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so i own the weapon and i'm going gback bardwards into the . i'm going to introduce point "a" with point "b." >> that sucks. >> it's like taking a baked potato out of the microwave. it's going to be very hot. you're going to let go. so bang, bang, bang, bang, bang. a little bit more close in -- >> right. >> sort of vicious. everybody doesn't see it. we clear the weapon. knee him in the balls. straight under. >> are you thinking about the audience when you're making this stuff or is it purely self-centered? >> you know, people are saying we'd like more shows about this or really liked it when you -- i wish i could say that guides my decision-making but it really doesn't. i mean, if you start thinking about what the audience wants,
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that's the road to madness, and trying to be everything to everybody and shooting for an average or, like, a -- you start talking about yourself in the third person if you start thinking about what people want. >> and action. >> and so our time in scotland investigating the rugged beauty of the highlands comes to an end. land of enchantment, land of contrast. i think we've learned something today. all right, cut. all right. let's load the boat. let's get the hell out of here and get rid of that thing. jesus. the hacksaw. get the hacksaw. hey, guys, it's really starting to stink a little bit, so i think we got to -- >> okay.
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everybody who works on this show likes movies. all of us love films. it's a prerequisite to work on the show. if you're not excited about films, if you're not a film link, i don't know that i can talk to you. it's been really exciting to be able to work with people like vilmo sigment, one of the great cinematographers in the history of film. it's also great to look at a place through somebody else's eyes and it is particular privilege when you're able to look at a place through someone's eyes like he who has a famously individual point of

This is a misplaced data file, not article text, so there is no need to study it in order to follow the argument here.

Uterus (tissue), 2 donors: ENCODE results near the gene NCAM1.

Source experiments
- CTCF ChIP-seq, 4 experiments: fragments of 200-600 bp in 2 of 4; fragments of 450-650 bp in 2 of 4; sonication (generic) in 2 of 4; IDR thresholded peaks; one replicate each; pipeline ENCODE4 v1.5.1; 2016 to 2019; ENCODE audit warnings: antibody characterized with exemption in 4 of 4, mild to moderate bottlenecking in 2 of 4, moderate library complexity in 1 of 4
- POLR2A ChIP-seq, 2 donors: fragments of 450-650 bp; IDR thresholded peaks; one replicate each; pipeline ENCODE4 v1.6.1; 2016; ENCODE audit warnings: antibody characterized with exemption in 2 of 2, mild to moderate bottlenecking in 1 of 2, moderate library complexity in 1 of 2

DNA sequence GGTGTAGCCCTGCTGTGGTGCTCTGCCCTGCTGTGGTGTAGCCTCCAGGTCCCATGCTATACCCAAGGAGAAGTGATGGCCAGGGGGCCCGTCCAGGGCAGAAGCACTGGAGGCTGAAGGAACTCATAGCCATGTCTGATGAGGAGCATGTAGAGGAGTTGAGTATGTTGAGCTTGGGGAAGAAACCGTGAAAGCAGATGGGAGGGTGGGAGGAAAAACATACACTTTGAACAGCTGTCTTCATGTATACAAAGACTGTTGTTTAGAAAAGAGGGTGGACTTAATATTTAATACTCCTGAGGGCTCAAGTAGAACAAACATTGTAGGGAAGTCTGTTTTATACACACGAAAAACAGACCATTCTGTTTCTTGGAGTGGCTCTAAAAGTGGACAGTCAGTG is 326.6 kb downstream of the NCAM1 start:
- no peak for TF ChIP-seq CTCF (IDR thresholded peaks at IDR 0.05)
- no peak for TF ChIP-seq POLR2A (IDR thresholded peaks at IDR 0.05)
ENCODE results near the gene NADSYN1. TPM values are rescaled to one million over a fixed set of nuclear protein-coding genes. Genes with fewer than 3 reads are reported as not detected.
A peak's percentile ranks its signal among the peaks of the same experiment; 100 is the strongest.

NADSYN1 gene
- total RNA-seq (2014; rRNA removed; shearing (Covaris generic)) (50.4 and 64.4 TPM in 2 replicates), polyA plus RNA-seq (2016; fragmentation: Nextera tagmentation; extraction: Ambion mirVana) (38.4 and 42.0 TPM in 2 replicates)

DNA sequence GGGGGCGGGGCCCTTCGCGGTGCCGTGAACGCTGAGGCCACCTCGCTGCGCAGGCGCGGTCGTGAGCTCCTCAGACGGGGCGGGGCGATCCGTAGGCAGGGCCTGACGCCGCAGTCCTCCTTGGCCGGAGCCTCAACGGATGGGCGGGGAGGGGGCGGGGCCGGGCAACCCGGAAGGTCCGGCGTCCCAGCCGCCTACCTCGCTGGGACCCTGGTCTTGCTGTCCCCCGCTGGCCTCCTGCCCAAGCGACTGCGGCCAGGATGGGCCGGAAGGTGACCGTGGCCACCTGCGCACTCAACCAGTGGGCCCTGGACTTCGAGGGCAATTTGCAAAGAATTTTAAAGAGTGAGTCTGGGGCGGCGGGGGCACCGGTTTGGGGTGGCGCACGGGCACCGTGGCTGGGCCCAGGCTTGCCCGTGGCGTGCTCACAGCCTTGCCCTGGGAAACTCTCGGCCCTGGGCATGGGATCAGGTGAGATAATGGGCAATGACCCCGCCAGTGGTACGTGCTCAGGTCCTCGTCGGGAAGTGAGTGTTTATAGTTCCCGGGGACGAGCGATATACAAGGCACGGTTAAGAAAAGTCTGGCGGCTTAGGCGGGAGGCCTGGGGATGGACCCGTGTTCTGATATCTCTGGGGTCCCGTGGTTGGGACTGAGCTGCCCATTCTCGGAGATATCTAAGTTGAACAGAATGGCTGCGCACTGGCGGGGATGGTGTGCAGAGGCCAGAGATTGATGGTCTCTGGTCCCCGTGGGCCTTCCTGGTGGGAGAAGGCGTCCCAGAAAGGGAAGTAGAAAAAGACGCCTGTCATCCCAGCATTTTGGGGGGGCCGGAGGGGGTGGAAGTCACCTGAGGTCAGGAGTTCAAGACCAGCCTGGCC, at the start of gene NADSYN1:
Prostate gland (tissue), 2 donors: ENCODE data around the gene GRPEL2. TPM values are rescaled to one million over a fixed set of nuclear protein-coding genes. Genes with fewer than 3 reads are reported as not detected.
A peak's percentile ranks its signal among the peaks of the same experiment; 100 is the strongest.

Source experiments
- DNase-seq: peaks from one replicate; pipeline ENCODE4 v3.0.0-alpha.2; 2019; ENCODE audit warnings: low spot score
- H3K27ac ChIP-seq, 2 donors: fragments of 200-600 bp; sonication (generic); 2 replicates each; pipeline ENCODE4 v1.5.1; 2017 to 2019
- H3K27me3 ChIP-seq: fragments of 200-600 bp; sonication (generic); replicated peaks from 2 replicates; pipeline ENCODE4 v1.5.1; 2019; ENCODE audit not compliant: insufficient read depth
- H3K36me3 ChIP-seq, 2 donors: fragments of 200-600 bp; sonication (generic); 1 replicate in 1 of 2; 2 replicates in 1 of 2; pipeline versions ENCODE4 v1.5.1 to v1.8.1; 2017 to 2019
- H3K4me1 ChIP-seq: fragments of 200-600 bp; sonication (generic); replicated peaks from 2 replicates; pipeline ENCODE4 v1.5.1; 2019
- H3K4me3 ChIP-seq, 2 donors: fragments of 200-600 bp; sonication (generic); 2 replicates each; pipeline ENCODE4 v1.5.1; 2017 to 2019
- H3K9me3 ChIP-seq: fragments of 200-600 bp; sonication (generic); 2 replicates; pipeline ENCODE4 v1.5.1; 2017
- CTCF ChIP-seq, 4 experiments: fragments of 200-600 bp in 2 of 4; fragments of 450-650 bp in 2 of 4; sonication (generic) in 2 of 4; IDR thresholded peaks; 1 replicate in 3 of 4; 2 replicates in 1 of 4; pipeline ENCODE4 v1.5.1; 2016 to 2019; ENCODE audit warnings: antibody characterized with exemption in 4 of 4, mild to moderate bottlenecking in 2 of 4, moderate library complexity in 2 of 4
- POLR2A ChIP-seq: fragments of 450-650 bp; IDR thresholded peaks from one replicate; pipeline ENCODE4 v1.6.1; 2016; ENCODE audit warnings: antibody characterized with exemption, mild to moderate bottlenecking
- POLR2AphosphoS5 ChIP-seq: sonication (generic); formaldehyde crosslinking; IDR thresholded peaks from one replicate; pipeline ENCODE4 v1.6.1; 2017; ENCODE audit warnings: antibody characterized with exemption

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view, an incredible story. their own sensibility. >> i've been in film since i remember i was living basically. the moment you have to capture. that's the difficult part. the exact moment. for hungarians, there is this need to excel. my father said, "son, whatever you do, you have to be the best at it first, not second, withdrew have to be first." oe otherwise it's not worth it. >> you know these images. you grew up with them. seen through the lens in ways that changed film making forever. all made by the same man.